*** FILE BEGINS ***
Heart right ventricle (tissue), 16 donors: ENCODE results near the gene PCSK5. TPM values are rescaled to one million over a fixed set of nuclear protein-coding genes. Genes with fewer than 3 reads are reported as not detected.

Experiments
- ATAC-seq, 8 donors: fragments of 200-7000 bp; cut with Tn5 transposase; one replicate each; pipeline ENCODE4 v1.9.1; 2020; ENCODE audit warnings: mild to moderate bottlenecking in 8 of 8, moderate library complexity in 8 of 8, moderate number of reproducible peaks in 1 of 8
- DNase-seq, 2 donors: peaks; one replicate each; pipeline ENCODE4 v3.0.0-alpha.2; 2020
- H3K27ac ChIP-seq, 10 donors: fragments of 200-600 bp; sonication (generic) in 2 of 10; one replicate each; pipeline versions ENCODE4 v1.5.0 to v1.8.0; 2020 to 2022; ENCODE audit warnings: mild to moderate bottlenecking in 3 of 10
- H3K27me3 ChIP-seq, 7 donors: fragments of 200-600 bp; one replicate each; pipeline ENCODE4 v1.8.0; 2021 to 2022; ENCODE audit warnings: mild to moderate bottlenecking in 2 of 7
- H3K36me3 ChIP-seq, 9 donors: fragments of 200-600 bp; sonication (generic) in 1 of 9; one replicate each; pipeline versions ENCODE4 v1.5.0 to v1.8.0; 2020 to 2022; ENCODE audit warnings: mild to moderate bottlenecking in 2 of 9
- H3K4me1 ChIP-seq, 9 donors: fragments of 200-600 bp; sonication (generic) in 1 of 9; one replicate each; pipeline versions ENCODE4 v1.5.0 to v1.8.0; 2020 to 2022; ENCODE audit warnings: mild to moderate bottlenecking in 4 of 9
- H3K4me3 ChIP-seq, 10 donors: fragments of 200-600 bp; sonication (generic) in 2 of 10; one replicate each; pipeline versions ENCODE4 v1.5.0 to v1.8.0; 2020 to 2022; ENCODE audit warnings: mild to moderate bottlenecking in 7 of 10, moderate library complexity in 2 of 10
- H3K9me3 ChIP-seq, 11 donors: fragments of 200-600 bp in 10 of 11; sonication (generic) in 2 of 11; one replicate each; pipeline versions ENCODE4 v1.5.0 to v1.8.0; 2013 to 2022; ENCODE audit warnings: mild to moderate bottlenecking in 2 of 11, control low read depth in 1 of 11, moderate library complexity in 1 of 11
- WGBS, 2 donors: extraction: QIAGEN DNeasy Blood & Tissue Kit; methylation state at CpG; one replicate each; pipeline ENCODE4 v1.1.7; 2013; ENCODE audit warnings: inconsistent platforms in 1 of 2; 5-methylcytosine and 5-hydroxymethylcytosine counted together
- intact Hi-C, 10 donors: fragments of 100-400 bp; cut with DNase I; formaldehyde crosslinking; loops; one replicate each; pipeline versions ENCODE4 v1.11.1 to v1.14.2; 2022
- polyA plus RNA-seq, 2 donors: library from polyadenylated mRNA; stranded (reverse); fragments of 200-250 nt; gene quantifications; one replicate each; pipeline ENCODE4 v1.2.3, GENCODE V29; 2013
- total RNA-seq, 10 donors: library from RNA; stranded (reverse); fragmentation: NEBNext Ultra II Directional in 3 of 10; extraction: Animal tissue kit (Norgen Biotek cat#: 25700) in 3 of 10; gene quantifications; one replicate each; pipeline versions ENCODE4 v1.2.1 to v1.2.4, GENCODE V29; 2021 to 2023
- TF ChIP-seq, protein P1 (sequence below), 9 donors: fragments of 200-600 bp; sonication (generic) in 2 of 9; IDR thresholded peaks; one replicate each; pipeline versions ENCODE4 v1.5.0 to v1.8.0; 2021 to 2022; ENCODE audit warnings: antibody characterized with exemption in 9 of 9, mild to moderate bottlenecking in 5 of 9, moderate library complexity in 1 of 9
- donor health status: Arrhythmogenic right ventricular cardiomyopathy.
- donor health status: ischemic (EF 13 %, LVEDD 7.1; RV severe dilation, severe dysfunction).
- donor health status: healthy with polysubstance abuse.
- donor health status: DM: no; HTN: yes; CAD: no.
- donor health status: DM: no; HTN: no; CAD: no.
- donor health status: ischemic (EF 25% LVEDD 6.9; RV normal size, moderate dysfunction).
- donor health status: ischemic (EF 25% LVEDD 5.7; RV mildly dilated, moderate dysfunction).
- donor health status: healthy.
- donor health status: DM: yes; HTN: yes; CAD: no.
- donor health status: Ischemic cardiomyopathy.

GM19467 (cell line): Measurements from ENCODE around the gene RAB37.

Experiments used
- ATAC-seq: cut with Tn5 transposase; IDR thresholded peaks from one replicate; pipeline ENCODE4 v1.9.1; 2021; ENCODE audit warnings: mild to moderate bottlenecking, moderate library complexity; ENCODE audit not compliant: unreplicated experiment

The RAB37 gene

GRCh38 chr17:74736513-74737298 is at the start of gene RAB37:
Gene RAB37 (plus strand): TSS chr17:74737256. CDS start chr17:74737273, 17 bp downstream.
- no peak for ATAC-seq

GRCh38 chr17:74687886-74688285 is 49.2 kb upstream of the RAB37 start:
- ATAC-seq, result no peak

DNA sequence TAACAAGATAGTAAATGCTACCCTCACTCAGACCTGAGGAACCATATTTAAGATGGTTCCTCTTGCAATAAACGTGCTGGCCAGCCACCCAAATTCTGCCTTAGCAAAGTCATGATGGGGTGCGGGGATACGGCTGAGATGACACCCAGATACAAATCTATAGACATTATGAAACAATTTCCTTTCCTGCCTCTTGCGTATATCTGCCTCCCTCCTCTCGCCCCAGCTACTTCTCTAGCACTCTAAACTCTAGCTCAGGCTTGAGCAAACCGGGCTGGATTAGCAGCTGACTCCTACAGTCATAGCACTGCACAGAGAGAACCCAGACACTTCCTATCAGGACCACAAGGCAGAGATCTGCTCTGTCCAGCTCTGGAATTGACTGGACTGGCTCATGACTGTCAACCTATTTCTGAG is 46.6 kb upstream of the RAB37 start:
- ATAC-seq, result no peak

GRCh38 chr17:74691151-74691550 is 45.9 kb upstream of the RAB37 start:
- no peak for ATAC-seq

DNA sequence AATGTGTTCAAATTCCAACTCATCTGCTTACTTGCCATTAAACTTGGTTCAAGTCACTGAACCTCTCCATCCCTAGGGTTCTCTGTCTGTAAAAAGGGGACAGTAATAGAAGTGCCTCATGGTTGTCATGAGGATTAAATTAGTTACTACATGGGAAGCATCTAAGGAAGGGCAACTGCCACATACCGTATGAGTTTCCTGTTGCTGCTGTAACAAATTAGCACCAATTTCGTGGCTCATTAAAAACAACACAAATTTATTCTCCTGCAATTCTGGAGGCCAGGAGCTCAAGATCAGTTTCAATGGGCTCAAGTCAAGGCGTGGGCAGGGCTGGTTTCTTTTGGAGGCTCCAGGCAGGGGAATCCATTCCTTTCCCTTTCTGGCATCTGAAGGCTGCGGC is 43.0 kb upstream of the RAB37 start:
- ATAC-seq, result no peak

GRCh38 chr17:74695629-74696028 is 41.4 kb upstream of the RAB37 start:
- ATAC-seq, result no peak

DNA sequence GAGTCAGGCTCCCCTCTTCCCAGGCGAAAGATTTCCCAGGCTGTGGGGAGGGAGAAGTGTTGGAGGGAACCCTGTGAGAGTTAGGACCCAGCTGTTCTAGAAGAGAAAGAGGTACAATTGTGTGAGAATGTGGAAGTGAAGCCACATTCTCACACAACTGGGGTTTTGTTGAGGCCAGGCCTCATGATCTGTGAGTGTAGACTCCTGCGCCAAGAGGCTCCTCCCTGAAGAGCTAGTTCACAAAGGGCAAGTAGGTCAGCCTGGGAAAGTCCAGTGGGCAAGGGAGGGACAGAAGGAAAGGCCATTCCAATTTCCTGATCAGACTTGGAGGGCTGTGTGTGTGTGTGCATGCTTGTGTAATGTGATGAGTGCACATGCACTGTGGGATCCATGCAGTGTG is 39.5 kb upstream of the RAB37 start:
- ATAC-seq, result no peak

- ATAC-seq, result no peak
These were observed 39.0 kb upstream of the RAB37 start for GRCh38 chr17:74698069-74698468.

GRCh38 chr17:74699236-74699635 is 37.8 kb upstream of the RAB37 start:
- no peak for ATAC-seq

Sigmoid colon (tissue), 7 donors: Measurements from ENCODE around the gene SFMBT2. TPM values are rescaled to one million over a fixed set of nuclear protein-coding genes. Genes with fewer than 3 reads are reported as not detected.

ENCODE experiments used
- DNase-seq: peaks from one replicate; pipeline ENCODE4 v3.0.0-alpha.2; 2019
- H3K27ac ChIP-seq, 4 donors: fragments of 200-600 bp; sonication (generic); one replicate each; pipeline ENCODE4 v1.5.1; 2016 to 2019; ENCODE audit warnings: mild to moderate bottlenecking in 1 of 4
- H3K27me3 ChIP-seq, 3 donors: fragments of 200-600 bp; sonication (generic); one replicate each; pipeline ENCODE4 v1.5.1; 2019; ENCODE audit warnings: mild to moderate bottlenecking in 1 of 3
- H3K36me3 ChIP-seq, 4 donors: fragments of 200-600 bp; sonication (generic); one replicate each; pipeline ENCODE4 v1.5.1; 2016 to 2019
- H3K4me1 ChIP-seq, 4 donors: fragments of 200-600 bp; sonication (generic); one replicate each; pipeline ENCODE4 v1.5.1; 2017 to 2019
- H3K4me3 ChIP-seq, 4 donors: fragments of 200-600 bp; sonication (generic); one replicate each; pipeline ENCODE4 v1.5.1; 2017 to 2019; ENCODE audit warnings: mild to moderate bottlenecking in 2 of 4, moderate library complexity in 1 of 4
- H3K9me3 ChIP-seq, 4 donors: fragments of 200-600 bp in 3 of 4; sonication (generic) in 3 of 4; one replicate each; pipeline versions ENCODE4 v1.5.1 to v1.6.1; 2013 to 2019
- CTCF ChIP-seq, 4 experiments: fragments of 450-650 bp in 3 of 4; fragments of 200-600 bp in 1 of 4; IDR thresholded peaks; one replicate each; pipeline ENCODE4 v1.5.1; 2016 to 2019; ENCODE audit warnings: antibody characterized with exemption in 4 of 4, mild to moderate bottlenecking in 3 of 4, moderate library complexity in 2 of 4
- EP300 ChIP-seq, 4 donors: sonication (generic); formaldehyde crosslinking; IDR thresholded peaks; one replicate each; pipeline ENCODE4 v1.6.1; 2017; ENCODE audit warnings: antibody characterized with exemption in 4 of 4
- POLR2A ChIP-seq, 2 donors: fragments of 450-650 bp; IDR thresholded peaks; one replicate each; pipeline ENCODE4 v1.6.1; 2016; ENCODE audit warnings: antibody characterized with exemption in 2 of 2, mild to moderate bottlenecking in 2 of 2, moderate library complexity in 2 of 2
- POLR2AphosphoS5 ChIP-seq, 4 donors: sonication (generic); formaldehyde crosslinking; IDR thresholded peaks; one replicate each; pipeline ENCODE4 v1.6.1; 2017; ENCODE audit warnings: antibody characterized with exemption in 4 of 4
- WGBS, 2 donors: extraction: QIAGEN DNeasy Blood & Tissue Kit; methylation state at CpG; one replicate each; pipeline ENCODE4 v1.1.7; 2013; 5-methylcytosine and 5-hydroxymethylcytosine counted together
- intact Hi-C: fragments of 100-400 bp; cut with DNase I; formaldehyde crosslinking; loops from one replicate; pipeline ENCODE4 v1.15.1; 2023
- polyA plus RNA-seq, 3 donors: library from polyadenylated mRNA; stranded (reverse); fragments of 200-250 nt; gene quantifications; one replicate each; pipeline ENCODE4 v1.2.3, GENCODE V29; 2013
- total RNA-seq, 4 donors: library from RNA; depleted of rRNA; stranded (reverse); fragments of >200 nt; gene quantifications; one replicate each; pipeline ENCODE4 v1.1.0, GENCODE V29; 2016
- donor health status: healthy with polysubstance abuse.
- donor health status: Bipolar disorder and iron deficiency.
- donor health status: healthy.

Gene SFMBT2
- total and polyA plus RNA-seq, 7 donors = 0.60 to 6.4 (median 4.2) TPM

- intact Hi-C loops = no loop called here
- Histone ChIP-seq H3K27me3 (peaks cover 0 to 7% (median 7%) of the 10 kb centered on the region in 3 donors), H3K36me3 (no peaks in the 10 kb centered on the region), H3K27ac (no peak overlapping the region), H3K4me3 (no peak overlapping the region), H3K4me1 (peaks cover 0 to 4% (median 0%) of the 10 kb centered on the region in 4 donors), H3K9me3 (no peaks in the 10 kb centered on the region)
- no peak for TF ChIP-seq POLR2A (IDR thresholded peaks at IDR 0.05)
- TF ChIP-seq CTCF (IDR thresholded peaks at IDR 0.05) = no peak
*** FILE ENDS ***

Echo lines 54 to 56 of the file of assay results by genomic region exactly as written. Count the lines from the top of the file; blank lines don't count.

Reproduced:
- H3K36me3 ChIP-seq, 4 donors: fragments of 200-600 bp; sonication (generic); one replicate each; pipeline ENCODE4 v1.5.1; 2016 to 2019
- H3K4me1 ChIP-seq, 4 donors: fragments of 200-600 bp; sonication (generic); one replicate each; pipeline ENCODE4 v1.5.1; 2017 to 2019
- H3K4me3 ChIP-seq, 4 donors: fragments of 200-600 bp; sonication (generic); one replicate each; pipeline ENCODE4 v1.5.1; 2017 to 2019; ENCODE audit warnings: mild to moderate bottlenecking in 2 of 4, moderate library complexity in 1 of 4